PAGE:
Stratasys Helps 3D Print 2,000 pound, 14 Foot Tall Giant Creature, ‘Bodock’ For Comic-Con

RAPID

Share this Article

For over 40 years, San Diego California has been the place to be in mid-summer, as 130,000+ people converge on the city to take part in what is known as Comic-Con. The largest convention to take place in San Diego bo-3every year, usually fills the San Diego Convention Center to capacity. Why? Perhaps it’s the atmosphere created by comic book and technology fans, and the exhibits on display by various companies, oftentimes resembling a high tech Disney Land.

In addition to the many fascinating interactive exhibits, there will be one exhibit outside the convention which may just blow you away. Stratasys has collaborated on a project which may be the most elaborate piece of work ever scene at Comic-Con. Together with Stan Winston School of Character Arts, Legacy Effects, Condé Nast Entertainment and WIRED, they have created a “giant”, quite literally.

From July 24-27, a giant mechanical creature will roam outside the Convention Center. Weighing in at over 2,000 pounds, standing almost 14 feet tall, with a width of 9 feet, 9 inches, the creature, named ‘Bodock’, will be a feast for the eyes. Bodock has already been revealed to the world on the ‘Jimmy Kimmel Live Show’ last night, and has received quite the reaction thus far. Check out the Clip from last night’s show at the bottom of this story.

bo-feat

Approximately 33% of the creature was 3D printed. Stratasys of course, was in charge of the 3D printing efforts, utilizing a variety of different printers including their Fortus 900mc, which was able to build pieces of the creature, as large as 36 x 24 x 36 inches.

bo-5

“The true value of using Stratasys 3D printing on the Bodock project was the time savings – being able to go directly from design to the end use part without having to add additional steps in the process. This is a huge step forward for Legacy Effects in incorporating 3D printing for end use materials in their designs,” said Jason Lopes, lead systems engineer at Legacy Effects. “Never have we used such a large scale of directly 3D printed parts on a project of this scope and magnitude. This truly showcases the strength of this material and the ease of post-processing and finishing.”

As for the material they printed with. They primarily used an ABS-M30 thermoplastic, which allowed for end use parts to be printed, as well as jigs, functional prototypes, and fixtures. In total, the production of ‘Bodock took an amazingly short six weeks and approximately 7,500 collaborative hours of work to create.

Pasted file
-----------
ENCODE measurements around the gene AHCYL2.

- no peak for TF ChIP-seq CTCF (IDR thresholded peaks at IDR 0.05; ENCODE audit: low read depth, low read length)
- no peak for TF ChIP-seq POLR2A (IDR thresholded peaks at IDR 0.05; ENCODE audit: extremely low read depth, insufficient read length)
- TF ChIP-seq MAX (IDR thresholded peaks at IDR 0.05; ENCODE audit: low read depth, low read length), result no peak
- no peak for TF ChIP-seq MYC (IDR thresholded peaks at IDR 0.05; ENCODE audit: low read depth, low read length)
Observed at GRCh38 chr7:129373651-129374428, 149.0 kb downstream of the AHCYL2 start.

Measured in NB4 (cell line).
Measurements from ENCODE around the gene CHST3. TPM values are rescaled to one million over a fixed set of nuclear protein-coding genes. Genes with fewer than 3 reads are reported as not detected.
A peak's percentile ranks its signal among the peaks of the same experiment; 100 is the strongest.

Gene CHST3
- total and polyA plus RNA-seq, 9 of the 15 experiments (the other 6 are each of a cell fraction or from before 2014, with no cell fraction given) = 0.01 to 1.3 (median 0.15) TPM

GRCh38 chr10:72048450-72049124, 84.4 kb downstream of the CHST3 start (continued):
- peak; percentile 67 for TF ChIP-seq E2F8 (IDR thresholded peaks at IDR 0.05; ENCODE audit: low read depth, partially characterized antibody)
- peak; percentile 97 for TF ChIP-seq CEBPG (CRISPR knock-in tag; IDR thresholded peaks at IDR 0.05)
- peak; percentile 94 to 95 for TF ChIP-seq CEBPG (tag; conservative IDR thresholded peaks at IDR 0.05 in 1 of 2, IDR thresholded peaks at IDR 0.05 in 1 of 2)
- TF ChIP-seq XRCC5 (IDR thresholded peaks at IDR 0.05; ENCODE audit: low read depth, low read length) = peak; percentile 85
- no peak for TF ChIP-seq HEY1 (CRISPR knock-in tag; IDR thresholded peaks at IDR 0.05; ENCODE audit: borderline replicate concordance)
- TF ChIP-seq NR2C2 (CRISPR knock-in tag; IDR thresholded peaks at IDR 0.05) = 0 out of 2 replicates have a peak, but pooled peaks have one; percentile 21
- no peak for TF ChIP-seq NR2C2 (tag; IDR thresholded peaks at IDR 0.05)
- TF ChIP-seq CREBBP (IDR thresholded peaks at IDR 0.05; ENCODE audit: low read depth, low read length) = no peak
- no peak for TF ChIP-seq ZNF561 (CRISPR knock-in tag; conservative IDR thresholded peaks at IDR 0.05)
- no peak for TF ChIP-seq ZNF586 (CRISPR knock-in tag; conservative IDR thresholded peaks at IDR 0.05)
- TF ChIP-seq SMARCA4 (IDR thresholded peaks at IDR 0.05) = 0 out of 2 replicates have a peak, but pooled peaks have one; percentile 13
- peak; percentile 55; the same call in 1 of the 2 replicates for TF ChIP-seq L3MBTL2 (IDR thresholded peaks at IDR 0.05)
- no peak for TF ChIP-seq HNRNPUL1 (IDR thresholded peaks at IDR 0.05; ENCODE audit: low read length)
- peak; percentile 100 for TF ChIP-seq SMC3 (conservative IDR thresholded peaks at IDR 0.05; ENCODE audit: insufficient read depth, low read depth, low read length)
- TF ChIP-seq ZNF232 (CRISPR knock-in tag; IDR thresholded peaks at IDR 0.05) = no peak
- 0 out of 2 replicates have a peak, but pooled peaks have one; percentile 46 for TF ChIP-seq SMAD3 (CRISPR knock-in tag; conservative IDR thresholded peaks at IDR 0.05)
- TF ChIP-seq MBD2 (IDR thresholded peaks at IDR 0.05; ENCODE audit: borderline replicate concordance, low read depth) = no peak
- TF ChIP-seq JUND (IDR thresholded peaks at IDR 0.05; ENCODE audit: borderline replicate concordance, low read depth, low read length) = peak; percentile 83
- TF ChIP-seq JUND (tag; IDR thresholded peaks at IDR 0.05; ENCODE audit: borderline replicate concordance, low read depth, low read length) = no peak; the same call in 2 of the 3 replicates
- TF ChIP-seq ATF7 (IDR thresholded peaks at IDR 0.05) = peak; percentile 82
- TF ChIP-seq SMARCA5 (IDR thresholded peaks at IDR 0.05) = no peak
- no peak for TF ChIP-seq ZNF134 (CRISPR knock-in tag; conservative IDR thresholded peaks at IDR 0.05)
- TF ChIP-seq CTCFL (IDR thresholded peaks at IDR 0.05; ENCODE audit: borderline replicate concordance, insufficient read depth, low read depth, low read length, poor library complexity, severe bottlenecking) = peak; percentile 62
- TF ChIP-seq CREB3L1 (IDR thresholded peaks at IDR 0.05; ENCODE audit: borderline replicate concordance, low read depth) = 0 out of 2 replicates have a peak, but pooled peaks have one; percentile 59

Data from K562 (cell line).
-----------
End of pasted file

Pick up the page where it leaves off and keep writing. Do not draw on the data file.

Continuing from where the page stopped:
“Everything about the giant creature project is ambitious, including size, weight, delivery schedule and performance requirements,” said Matt Winston, co-founder of Stan Winston School. “Without the close involvement of our partners at Stratasys, whose 3D printing technologies are revolutionizing not only the manufacturing industry but the entertainment industry as well, none of it would have been possible.”

Wired has also created a mini-series called ‘How to make a Giant Creature’, in which they document the production process behind the creation of Bodock.

Let us know if you make it this weekend to Comic-Con. If you do, be sure to post plenty of pictures of Bodock, in the 3D printed giant creature forum thread on 3DPB.com. Check out some of the incredible images of Bodock below.

bo-2
bo-4

Share this Article


Recent News

3D Printing News Briefs, June 15, 2024: 3D Printed Research & Lamps & Guns & More

EOS Metal 3D Printers to Feature nLight Lasers



Categories

3D Design

3D Printed Art

3D Printed Food

3D Printed Guns


You May Also Like

Featured

Powering the Future: EOS’s Fabian Alefeld on Additive Manufacturing

In the world of 3D printing, innovation is a constant. However, the industry faces a complex landscape marked by opportunities and challenges. In 2023, the global 3D printing market totaled...

3D Printing Webinar and Event Roundup: May 26, 2024

In the weekly 3D Printing Webinar and Event Roundup, ASTM’s AMCOE concludes its professional certificate course, while Solid Print3D will offer a masterclass on Form 4 materials. If you’re in...

ISRO Successfully Tests 3D-Printed Liquid Rocket Engine for 665 Seconds

On May 9, 2024, the Indian Space Research Organization (ISRO) successfully conducted a long-duration hot test of a 3D printed liquid rocket engine. The tested engine, known as PS4, is...

Printing Money Episode 17: Recent 3D Printing Deals, with Alex Kingsbury

Printing Money is back with Episode 17!  Our host, NewCap Partners‘ Danny Piper, is joined by Alex Kingsbury for this episode, so you can prepare yourself for smart coverage laced...